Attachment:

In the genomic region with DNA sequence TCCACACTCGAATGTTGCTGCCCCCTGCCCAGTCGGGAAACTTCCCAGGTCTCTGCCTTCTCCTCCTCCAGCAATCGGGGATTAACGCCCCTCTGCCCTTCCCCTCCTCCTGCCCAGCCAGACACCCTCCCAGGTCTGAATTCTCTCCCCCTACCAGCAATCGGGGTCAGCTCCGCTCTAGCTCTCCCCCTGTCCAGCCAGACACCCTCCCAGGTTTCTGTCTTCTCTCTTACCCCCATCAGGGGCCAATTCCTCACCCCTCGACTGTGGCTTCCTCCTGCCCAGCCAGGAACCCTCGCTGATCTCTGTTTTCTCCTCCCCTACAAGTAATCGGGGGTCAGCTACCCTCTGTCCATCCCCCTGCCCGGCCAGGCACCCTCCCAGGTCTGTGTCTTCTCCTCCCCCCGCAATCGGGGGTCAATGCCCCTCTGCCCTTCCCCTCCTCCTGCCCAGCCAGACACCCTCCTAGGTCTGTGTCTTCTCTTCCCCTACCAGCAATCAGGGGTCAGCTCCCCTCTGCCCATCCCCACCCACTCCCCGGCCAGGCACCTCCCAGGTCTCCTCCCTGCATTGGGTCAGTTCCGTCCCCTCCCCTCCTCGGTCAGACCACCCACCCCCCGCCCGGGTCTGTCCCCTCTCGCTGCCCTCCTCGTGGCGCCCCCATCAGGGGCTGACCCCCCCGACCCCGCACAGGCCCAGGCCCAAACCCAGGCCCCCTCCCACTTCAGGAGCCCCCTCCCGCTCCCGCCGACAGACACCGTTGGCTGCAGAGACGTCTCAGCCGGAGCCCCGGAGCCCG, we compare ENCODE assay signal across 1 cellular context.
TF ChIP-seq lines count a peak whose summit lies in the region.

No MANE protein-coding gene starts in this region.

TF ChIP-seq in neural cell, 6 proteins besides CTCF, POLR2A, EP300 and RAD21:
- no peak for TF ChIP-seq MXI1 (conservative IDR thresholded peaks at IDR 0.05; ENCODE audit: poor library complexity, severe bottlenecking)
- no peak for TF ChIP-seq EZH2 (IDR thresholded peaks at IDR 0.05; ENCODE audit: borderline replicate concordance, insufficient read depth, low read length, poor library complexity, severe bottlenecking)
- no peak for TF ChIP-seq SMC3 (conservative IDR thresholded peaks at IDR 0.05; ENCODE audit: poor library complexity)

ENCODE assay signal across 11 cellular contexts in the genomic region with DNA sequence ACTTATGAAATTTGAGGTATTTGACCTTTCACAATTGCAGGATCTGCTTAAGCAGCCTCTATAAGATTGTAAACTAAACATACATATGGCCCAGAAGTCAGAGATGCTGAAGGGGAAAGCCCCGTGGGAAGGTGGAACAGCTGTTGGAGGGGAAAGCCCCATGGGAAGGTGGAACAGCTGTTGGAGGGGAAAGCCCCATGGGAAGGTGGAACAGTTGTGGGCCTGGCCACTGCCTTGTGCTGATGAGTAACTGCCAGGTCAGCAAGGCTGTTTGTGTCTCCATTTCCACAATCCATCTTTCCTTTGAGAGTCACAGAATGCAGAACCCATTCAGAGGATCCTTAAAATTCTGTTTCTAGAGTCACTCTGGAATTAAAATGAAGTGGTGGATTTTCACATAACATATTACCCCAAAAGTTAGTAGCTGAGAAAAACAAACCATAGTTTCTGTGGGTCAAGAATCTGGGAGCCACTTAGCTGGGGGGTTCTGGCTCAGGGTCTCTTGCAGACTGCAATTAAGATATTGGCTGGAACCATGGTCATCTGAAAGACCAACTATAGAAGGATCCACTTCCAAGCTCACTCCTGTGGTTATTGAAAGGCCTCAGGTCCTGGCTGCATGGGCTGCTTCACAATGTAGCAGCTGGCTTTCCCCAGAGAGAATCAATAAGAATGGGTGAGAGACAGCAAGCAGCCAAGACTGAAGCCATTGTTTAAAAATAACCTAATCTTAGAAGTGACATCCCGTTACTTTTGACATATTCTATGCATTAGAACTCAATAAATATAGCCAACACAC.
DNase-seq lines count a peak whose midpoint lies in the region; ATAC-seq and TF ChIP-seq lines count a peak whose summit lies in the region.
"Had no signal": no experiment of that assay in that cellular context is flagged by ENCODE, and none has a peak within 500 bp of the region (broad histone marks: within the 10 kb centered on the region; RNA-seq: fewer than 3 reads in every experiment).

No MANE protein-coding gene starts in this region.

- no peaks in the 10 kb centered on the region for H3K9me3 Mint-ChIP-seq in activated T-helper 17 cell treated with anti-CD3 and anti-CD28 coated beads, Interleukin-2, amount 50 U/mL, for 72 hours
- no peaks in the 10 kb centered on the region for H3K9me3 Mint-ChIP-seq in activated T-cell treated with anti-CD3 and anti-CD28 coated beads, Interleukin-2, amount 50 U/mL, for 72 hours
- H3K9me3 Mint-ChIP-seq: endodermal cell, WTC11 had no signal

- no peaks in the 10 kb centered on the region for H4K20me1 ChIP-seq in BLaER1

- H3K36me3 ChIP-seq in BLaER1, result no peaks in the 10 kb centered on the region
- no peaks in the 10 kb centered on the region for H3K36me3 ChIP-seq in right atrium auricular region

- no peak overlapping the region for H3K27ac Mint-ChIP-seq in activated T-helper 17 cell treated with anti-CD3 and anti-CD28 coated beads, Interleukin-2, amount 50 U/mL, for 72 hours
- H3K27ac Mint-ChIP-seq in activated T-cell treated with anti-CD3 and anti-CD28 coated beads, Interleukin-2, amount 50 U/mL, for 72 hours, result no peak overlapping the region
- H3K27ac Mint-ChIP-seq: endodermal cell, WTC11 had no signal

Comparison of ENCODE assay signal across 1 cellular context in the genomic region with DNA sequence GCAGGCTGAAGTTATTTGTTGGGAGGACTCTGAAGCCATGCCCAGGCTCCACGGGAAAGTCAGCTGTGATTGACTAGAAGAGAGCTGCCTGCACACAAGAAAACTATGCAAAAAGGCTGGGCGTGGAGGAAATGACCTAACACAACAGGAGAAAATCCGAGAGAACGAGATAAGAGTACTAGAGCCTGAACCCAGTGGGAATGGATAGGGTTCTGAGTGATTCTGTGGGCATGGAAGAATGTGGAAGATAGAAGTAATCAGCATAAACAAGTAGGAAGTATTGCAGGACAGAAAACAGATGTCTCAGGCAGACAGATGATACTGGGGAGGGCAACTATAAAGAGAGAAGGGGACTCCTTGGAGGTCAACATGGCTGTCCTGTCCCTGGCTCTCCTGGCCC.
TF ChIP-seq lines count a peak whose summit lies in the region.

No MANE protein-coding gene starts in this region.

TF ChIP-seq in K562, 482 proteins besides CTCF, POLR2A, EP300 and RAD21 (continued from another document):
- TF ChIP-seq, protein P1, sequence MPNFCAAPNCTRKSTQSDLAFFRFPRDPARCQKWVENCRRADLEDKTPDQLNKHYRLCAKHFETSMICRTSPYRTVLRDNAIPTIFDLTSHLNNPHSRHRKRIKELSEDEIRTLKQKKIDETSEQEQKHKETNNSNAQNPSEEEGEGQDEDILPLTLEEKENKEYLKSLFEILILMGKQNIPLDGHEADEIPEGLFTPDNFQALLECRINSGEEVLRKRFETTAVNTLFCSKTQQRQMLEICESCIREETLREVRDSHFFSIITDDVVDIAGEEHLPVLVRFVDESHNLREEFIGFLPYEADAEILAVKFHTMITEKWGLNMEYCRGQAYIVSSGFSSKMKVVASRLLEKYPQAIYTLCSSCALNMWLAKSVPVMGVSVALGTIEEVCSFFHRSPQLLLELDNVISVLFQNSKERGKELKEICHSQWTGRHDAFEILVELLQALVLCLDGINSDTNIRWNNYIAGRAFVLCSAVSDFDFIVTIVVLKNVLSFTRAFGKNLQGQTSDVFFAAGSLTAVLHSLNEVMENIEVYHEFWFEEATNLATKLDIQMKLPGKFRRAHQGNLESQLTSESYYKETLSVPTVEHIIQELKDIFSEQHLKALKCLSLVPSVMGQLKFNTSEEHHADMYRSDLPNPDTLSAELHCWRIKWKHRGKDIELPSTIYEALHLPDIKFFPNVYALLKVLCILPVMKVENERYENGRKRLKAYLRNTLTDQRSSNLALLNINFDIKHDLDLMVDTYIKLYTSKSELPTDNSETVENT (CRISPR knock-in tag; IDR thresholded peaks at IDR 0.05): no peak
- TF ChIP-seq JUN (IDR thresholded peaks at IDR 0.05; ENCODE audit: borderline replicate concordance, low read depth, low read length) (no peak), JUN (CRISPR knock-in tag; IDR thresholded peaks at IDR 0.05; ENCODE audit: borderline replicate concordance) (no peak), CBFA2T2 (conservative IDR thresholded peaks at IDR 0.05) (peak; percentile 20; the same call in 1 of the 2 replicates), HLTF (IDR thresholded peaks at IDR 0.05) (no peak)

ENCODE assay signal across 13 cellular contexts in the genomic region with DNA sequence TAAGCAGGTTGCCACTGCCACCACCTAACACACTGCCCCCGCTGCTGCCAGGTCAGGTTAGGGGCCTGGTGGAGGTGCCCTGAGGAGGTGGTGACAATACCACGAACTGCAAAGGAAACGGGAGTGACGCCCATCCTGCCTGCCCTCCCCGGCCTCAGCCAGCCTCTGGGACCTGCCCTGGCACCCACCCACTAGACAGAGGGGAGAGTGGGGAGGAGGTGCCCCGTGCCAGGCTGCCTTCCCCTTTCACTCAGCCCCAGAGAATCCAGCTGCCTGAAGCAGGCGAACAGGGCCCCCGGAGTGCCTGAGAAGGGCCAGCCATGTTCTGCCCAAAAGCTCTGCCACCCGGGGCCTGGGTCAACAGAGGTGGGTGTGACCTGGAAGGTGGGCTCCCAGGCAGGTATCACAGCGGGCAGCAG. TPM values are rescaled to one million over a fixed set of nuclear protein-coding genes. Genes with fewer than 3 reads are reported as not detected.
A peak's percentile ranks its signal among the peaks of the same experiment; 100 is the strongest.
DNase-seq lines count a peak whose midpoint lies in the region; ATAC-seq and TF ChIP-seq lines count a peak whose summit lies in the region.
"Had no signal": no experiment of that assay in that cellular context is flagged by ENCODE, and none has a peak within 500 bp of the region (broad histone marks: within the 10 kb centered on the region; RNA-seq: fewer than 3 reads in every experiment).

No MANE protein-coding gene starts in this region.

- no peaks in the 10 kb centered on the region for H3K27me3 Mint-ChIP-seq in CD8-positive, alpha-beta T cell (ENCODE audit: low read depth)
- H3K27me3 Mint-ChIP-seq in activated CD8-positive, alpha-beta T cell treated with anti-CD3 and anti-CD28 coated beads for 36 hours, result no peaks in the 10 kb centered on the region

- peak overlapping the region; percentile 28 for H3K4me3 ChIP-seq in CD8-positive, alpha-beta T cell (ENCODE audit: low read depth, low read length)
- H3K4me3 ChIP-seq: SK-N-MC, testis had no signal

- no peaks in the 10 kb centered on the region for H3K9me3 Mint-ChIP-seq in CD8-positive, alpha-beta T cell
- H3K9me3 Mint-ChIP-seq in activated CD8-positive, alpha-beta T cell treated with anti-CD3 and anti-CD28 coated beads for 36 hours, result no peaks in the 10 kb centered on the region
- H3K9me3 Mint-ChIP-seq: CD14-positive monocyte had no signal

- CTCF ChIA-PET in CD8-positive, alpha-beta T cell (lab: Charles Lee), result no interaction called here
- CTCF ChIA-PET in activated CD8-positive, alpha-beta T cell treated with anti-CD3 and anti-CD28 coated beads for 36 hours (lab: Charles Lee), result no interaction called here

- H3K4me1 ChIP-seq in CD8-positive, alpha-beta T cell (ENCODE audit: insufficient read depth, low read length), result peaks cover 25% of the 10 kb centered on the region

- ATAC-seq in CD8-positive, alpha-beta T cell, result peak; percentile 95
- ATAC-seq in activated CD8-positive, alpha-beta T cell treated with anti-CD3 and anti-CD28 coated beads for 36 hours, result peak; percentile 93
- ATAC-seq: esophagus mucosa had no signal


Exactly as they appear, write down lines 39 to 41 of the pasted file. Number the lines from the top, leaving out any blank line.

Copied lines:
- CTCF ChIA-PET in CD8-positive, alpha-beta T cell (lab: Charles Lee), result no interaction called here
- CTCF ChIA-PET in activated CD8-positive, alpha-beta T cell treated with anti-CD3 and anti-CD28 coated beads for 36 hours (lab: Charles Lee), result no interaction called here

- H3K4me1 ChIP-seq in CD8-positive, alpha-beta T cell (ENCODE audit: insufficient read depth, low read length), result peaks cover 25% of the 10 kb centered on the region